See also:

Beekeeping Museum and Open-Air Beekeeping Museum in Stróże


Różowa plansza z logo Małopolski i napisami "Zasmakuj w podróży" i "Małopolska Zachodnia", w obrysie kształtu Małopolski zdjęcie smażonych dzwonków karpia zatorskiego

Western Małopolska

The undisputed ruler of the tables in the western part of Małopolska is Carp!  According to historical sources, this unique fish from the vicinity of Zator, Przeciszów and Spytkowice has  been bred since medieval times. The Zator line of carp originates from a cross between Polish carp and Hungarian, Gołysz, Yugoslav and Israeli varieties. It is reared in biennial cycles and fed natural feeds, so its meat has a particularly delicate flavour. Carp became famous in the Middle Ages as a guest on royal tables. That’s why if you’re heading to the area of the Carp Valley, you absolutely must try this speciality. 
In turn, anyone visiting the Chrzanów area must try the Cabanów-style potatoes. It is a traditional dish whose preparation is a true ritual. Potatoes are baked in a cast-iron pot – in the olden days, it was a clay pot – with beetroot, carrots, and onions. The dish is served with sour milk or kefir. It tastes delicious! For dessert, it is worth dropping by Wadowice, where the local confectioners specialise in the delicious kremówki (cream-filled pastries), which owe their fame to St John Paul II and his memories of his youth. 

See also:
Carp Valley


Niebieska plansza z logo Małopolski i napisami "Zasmakuj w podróży" i "Podhale", w obrysie kształtu Małopolski zdjęcie góralskich serów wędzonych

The Tatra Mountains and Podhale

Podhale cuisine is a true culinary showpiece of Małopolska. The famous oscypek cheese is an undeniable symbol not only of Podhale, but of the entire region. It is the pride, legend, and the king of Polish cheeses! Its manufacture is closely linked to the culture of mountain shepherds. The shepherds make the cheese by hand in the mountain pastures according to a recipe that has been known for centuries, using sheep’s milk or with the addition of cow’s milk from the Polish Red breed. Real oscypek is only made during the sheep grazing period, i.e., from May to September. It stores very well and doesn’t spoil – it just matures and gets ‘strong’. Oscypek’s little brother is redykołka, a cheese whose name derives from redykowanie, the time when the sheep return from the mountain pastures. Cheeses made from sheep’ milk or sheep’s and cow’s milk are small in size and shaped like animals, spindles, or hearts. They owe their variety to traditional forms and their distinctive flavour to salting and smoking. The huge selection of Podhale dairy products is complemented by żętyca, bundz, and bryndza podhalańska, which was the first Polish product to be included on the EU list of regional products with Protected Designation of Origin. Mountain cuisine is not only about milk, but also delicious lamb, a real rarity among meats. Although highland cuisine, due to climatic conditions and the terrain, was rather monotonous, some dishes served at inns and restaurants pamper the palate. Moskole (pancakes based on boiled potatoes), the famous kwaśnica (soup based on sauerkraut and smoked meats), local hałuski dumplings, or bombolki – dessert yeast dumplings drizzled with melted butter and honey – all of these simply must be tried when in Podhale.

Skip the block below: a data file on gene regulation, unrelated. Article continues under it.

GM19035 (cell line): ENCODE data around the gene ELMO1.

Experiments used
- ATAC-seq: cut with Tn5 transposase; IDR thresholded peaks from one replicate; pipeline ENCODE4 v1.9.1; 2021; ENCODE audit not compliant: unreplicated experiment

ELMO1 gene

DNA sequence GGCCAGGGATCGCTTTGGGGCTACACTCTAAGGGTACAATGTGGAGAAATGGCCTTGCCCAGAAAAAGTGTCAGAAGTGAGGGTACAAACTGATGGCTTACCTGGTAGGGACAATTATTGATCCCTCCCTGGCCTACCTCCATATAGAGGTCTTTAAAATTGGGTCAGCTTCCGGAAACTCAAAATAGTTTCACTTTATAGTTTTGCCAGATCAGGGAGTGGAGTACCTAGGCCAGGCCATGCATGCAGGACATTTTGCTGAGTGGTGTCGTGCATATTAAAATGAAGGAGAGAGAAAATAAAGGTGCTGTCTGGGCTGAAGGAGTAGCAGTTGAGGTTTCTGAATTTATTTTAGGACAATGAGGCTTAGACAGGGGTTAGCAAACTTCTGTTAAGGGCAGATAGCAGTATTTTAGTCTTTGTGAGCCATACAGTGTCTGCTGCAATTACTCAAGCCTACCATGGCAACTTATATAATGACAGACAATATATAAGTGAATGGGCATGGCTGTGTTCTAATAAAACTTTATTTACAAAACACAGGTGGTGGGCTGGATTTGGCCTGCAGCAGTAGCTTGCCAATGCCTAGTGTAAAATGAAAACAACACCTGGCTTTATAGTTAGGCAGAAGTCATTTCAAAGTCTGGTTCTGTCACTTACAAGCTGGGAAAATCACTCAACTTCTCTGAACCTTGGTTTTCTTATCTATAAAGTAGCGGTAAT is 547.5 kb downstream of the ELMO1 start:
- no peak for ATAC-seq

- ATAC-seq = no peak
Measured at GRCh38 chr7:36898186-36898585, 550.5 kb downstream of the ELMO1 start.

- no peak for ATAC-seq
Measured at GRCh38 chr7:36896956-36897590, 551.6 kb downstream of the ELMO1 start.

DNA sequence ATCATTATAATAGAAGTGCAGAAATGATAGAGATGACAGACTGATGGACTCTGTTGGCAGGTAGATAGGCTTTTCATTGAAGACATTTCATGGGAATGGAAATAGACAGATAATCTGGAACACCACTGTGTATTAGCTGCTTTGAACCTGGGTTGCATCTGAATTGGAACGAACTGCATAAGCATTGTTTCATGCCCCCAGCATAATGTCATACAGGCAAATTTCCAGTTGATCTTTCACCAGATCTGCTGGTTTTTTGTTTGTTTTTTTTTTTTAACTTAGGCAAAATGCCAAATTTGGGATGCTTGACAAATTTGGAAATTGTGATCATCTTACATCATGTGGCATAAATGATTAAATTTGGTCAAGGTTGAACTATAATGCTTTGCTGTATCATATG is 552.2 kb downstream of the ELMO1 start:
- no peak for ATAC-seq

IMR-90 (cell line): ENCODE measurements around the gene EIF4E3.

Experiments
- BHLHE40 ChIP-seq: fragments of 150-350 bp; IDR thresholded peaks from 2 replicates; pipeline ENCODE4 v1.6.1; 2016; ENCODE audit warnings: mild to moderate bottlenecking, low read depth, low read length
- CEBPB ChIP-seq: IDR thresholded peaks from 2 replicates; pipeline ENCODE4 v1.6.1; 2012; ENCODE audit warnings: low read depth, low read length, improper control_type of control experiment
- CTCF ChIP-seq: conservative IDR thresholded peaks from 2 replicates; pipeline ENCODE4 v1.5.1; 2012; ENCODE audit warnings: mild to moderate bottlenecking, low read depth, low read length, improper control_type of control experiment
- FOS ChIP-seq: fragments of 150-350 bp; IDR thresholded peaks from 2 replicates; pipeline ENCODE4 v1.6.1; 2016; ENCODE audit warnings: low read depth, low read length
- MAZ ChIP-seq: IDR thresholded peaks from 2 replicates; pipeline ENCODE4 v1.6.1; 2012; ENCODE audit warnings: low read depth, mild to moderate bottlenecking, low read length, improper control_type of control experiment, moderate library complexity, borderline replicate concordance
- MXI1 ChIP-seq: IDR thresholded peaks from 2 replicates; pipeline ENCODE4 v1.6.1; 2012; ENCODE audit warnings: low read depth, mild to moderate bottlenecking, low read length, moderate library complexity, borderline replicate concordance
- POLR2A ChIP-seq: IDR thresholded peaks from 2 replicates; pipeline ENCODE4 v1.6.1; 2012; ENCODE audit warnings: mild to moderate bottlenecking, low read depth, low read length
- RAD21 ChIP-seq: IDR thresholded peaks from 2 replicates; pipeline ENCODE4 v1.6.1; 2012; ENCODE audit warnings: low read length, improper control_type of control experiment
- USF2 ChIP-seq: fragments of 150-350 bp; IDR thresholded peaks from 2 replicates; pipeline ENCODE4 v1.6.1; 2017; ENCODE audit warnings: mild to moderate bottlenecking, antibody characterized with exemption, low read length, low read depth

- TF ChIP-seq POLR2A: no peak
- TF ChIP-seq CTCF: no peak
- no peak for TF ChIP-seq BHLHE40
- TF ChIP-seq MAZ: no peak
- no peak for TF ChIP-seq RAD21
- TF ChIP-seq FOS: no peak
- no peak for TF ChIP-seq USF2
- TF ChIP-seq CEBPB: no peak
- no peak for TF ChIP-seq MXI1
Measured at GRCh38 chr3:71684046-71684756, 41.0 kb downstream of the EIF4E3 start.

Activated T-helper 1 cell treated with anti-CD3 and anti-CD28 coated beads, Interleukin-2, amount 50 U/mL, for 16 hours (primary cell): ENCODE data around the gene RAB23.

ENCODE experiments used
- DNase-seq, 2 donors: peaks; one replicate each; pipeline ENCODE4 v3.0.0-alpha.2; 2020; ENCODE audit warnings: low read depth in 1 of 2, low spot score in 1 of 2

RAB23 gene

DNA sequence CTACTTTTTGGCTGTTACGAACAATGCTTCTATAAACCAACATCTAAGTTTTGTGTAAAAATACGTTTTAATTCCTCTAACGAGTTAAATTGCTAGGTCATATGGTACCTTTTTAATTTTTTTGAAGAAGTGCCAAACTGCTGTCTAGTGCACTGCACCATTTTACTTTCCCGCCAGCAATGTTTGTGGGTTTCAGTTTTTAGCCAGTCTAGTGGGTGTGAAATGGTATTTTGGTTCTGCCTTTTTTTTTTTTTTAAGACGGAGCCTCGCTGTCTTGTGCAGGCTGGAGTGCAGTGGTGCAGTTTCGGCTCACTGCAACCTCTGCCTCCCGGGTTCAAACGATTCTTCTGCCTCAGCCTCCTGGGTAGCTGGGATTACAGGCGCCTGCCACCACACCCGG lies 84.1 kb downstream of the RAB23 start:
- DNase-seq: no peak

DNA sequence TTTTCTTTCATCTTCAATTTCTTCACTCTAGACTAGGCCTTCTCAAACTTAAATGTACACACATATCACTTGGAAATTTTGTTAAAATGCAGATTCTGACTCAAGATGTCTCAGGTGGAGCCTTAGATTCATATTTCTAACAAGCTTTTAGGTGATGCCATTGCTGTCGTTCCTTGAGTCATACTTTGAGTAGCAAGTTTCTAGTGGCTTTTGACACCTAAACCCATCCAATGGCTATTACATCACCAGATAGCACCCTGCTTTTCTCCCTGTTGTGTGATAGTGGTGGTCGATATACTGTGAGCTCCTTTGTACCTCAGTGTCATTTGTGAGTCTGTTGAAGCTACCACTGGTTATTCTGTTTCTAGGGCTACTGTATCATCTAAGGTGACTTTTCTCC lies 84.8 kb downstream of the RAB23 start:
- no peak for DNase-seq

If you want to find out more about Małopolska’s regional and traditional products, have a look here:

A culinary adventure in Małopolska will not be complete without a visit to one of the traditional inns. Places drawing on the authentic heritage of regional cuisine can be found on the Małopolska Gourmet Trail. The trail includes traditional inns of the highest standard. 

So, start your engines and enjoy a culinary journey through the Małopolska region!